Tuesday, February 14, 2006

AZ Legislature: Let's Help Others By Helping Ourselves Instead!

It's been hectic here, which is why the Monday email is coming out so late on Tuesday. I like the editor's ambiguous headline, although mine was a little more direct: "The Republican Way To 'Solve' The ELL Problem Is To Help Republicans." I also misspelled Rep. Yarbrough's name in the paper, and he sent me an email objecting to that (but not to anything else--I guess I got his salary right), and I assured him, having been referred to as Sam Coopersmith (or, in my first time in the New York Times, as "Copersmith") more times than I can remember, that I certainly sympathized. I even offered to correct it in next week's column, if that's what he really wanted. Another chance to remind people that he has an interest in the tax credit expansion and serves as chair of the House Ethics Committee? Who does he think he is, Julie Myers?

Regarding the correction to last week's column, thanks to my friends who remember more of biology than I do from 10th grade.

For GOP, ELL Bill Is Chance to Better Selves
East Valley Tribune, Feb. 12, 2006

Let me help explain the connection between helping students who need to learn English -- an obligation the state has failed to meet, at the cost of daily federal court fines of $500,000 -- and the GOP “solution,” a private school tuition tax credit.

The connection? None. Connections? We don’t need no stinkin’ connections. According to the ‘wingers who control the legislatures in Arizona and in DC and their local pundit enablers, there’s no problem or human condition whatsoever that can’t be used to justify a tax cut for themselves and their buddies. It’s their hammer, and everything is a nail.

War? Cut the taxes of those not fighting. Katrina reconstruction? Cut the taxes of those not affected. Teaching English-language learner (ELL) students what they’ll need to succeed as our future workforce? Give a huge corporate tax break to people sending their kids, who already speak English, to private schools.

ELL kids are overwhelmingly in public schools, but the GOP insists on sending money to private schools. And as Richard Ruelas of the Arizona Republic noted, there are two teensy problems with the GOP plan. First, no private schools exist that can teach English to the large numbers of ELL students involved. A school here and there could take a student or two, but that doesn’t come anywhere close to a solution.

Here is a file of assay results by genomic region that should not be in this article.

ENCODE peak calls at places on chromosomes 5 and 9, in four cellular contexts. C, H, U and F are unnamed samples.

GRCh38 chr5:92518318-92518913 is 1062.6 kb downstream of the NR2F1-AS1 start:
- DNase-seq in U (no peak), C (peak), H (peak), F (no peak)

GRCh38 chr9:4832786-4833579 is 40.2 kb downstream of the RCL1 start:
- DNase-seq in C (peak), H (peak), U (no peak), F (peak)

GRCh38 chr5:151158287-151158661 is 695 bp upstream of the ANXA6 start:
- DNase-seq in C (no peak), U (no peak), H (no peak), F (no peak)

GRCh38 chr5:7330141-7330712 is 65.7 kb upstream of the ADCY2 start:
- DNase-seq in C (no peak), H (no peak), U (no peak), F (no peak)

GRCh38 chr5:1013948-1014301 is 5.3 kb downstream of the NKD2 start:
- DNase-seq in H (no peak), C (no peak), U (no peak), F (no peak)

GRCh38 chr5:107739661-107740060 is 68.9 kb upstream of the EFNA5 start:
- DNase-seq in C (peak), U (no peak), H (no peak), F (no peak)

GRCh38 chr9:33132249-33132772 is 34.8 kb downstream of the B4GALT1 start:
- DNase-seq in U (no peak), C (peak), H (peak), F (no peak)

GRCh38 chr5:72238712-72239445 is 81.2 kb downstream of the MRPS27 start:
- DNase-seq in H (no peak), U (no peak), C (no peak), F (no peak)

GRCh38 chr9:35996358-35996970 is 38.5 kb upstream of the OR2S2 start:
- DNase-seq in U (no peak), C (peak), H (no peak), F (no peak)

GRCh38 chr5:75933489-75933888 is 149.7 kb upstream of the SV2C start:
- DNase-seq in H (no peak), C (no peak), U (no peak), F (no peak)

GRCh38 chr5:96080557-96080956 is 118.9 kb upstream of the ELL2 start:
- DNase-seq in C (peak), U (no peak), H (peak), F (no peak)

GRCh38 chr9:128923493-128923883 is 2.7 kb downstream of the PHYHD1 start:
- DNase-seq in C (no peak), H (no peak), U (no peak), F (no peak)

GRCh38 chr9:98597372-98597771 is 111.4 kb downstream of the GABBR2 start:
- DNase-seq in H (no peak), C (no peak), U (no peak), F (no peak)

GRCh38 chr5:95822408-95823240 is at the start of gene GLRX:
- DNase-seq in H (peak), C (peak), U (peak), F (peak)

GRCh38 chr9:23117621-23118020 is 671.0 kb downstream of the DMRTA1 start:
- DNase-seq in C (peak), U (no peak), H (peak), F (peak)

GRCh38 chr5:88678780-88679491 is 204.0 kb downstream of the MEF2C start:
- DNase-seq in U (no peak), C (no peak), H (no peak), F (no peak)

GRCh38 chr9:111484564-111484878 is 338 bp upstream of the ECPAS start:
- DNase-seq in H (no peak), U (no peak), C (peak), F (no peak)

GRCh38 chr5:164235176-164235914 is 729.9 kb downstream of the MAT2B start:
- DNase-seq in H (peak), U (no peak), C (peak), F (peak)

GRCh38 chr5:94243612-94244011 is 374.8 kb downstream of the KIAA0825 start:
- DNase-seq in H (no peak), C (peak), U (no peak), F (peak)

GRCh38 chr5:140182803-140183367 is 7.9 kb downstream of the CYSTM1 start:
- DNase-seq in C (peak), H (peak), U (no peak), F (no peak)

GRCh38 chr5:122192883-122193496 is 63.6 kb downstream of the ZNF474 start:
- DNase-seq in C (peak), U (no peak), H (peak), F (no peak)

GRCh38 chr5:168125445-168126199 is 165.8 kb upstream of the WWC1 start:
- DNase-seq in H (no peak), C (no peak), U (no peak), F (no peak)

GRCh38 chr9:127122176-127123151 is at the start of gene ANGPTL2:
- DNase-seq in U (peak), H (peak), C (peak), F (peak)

Second, there’s no way to get those ELL students to private schools, even if they existed. As Ruelas noted, the districts serving south and west Phoenix, where many ELL students are concentrated, already have school choice, but parents don’t shift children from their neighborhood school, even if underperforming, to better schools, undoubtedly due to lack of transportation. These parents can’t drive their kids across town to a different school, but the GOP tuition credits are designed for people with private cars.

One local columnist who somehow always thinks inside the GOP box interviewed a mother with a Hispanic surname who said that she would send her kids to a private school if only there were more tax credits. It was a heartwarming little tale, unless you realized the columnist doesn’t speak Spanish and must have talked to the mother in English -- and ELL kids don’t come from English-speaking homes. Once again, the need to help ELL students becomes a magical opportunity to shower other people with tax benefits.

The reality of no private schools and no transportation doesn’t bother the GOP legislative leadership. They wave their hands and say that “the market” will take care of it, when it hasn’t before and when there’s no evidence that it will. But there’s plenty of evidence that a private school tuition tax credit really benefits the pundits and politicians supporting the GOP “solution.”

There’s the local pundit who sends his kids to private schools and uses his platform to support this tax credit without mentioning that inconvenient fact. There’s Rep. Steven Yarbrough, R-Chandler, executive director (at $106,000 annually, in 2004; 2005 data aren’t available yet) of the Arizona Christian School Tuition Organization, which solicits private school tax credits. You might think that’s an ethical problem, except that the Chair of the House Ethics Committee is Rep. Steven Yarbrough. (Hat tip: Ted Prezelski, the more handsome twin--although he can't spell, either.)

These guys all attack the Governor because she’s insisting on a bill that actually directs help to the schools where ELL kids actually go, and where they’ll continue to attend regardless of how many new private schools spring up in the suburbs. They're furious because she's interfering with Republicans using yet another problem as an excuse to help themselves. Enough already, guys.

Finally, one correction from last week: Some friends reminded me that bacteria are prokaryotes, not eukaryotes, so a taxonomically-correct ban on “human-animal hybrids” would not interfere with commercial insulin production -- assuming that the Bush administration and Congress know their biology. Don’t hold your breath on that one, either.

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